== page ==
U.S. Strategic Petroleum Reserves doubled for energy security

In conjunction with other measures to protect the U.S. from crude oil price shocks such as promoting alternative fuel research and production, President Bush has announced an expansion of the U.S. Strategic Petroleum Reserves. The reserves, which were established in 1975 following the Arab oil embargo, are assets designed to limit the effects of severe supply disruption.

Currently the Strategic Petroleum Reserves hold around 691 million barrels of crude oil, which equates to approximately 55 days of net imports. This is to be expanded to 1.5 billion barrels, or approximately 97 day supply of net import, over the next two decades. The reserves were recently used in the aftermath of Hurricanes Katrina and Rita to supply the U.S. while Gulf of Mexico oil facilities were patched up and brought back on-line.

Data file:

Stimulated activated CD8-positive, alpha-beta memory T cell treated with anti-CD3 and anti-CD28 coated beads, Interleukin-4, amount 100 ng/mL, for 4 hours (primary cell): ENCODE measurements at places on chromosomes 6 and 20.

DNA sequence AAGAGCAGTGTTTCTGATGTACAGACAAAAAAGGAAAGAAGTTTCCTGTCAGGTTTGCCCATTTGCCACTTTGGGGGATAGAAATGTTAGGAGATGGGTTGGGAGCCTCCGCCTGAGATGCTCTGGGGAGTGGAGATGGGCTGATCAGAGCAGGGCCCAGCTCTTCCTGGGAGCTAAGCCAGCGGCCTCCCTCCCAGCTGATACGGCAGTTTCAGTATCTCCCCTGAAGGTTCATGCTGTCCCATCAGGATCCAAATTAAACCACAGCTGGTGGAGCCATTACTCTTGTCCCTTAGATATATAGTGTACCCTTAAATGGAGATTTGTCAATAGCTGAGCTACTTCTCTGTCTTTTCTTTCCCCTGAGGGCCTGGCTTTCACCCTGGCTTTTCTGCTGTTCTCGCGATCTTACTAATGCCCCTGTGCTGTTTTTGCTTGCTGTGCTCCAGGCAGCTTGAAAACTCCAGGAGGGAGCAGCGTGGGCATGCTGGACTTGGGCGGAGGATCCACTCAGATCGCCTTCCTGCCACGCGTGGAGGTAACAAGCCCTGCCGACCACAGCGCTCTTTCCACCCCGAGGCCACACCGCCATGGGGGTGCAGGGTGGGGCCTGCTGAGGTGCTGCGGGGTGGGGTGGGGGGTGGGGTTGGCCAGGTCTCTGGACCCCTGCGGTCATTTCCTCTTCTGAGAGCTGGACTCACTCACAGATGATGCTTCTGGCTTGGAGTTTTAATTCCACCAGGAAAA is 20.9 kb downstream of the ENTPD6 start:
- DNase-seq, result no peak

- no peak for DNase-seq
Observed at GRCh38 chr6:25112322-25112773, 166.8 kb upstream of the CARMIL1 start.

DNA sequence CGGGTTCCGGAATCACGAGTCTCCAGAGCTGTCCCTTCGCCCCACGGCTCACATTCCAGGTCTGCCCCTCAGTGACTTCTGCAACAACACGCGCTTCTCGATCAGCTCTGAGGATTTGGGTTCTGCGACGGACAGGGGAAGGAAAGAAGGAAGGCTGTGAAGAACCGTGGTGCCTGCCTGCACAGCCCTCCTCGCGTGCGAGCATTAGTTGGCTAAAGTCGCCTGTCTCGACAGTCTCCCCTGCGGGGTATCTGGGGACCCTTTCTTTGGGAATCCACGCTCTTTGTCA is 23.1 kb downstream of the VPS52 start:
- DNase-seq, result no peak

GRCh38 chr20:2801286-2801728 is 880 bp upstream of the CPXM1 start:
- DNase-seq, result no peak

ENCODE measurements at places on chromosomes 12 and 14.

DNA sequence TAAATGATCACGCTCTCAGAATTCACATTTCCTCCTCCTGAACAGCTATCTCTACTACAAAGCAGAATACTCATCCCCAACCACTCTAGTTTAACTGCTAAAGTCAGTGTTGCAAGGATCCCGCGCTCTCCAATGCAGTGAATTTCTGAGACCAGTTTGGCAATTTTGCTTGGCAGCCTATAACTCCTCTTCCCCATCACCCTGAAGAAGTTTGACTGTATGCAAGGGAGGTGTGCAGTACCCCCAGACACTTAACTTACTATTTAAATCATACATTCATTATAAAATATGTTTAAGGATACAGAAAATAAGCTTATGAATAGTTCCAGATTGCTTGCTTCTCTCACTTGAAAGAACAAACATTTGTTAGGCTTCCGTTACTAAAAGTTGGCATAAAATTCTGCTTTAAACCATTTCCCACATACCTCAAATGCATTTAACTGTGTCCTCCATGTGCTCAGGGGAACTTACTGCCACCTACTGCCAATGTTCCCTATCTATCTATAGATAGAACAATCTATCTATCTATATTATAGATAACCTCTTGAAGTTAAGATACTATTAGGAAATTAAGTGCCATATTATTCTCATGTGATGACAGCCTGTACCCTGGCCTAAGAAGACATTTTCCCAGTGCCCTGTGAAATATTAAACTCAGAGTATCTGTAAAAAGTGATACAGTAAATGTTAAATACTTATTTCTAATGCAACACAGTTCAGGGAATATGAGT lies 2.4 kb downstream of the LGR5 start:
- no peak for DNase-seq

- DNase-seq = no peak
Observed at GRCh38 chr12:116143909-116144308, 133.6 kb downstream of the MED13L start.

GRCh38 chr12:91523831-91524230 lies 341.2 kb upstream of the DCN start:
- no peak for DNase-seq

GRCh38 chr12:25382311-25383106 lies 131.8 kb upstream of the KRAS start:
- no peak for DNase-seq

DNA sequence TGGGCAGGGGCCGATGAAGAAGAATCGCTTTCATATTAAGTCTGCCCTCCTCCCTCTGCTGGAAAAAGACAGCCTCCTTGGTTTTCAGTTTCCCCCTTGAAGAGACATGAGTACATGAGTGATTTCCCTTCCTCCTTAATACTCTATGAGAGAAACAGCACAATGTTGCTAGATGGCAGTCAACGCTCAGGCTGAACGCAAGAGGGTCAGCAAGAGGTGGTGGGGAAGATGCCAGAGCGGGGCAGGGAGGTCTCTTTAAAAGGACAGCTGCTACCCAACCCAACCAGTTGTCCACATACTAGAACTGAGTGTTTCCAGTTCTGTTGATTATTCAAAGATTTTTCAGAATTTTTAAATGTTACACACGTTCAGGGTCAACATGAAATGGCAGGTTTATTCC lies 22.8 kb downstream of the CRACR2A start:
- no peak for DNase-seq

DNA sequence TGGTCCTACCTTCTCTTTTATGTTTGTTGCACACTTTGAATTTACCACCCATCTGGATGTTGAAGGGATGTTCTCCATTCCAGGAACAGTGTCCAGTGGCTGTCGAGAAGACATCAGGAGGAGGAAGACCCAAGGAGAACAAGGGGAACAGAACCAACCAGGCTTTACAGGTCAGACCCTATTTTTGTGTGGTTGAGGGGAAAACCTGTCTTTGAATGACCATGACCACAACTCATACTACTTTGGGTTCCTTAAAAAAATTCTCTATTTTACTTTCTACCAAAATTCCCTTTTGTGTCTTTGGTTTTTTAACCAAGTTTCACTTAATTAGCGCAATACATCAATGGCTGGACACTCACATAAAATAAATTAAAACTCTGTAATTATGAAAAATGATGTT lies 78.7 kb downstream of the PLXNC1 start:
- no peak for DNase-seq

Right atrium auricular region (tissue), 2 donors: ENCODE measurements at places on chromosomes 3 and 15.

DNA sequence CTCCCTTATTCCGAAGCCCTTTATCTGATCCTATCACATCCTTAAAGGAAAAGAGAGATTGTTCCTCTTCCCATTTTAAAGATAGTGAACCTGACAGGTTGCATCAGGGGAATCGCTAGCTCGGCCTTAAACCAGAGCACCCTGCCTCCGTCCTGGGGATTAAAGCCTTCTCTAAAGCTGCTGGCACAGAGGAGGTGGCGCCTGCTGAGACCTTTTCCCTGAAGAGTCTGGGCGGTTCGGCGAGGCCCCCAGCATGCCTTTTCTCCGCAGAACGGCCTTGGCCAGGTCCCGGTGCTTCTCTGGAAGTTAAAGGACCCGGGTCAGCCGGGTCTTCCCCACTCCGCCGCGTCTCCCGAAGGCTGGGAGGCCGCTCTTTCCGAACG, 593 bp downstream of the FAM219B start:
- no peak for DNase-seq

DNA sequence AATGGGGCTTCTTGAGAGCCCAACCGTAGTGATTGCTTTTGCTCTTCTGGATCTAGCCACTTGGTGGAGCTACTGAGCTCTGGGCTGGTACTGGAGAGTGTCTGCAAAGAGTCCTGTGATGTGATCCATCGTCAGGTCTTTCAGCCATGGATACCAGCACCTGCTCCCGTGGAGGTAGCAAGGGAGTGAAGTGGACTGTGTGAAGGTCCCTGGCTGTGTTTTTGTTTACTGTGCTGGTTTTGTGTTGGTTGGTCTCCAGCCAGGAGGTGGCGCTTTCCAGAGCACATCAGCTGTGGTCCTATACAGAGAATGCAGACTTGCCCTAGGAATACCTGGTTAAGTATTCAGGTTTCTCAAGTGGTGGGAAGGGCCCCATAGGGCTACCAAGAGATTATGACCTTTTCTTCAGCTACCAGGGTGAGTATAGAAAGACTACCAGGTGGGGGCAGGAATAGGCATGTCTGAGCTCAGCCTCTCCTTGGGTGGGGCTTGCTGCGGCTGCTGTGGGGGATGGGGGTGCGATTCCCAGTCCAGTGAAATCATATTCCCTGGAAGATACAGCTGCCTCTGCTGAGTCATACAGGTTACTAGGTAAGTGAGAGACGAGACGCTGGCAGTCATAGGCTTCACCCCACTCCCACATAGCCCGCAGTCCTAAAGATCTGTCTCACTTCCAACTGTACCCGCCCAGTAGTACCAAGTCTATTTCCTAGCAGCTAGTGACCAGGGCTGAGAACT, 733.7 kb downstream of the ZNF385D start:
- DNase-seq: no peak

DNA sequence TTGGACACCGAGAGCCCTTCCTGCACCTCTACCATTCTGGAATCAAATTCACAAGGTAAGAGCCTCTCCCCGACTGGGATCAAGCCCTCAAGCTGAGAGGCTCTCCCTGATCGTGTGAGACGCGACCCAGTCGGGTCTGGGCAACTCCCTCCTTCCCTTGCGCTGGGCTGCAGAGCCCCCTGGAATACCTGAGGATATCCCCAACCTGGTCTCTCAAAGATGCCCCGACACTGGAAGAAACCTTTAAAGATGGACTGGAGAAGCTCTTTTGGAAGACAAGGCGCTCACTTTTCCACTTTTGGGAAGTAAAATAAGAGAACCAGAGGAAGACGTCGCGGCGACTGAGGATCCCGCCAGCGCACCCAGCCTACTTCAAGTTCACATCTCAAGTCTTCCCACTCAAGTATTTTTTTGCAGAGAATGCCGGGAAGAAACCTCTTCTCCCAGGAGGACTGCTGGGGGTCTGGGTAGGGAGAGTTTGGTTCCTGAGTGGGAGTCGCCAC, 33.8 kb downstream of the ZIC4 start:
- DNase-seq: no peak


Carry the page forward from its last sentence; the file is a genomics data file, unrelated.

Analysis: I would argue that the fastest way to increase the relative value of the reserves is to rapidly increase fuel economy. Vehicle taxes linked to official mpg ratings and a healthy cash injection into lightweight composite body panel manufacturing capacity would be a lot less expensive than buying up 809 million barrels of oil as well.

[Source: Department of Energy]

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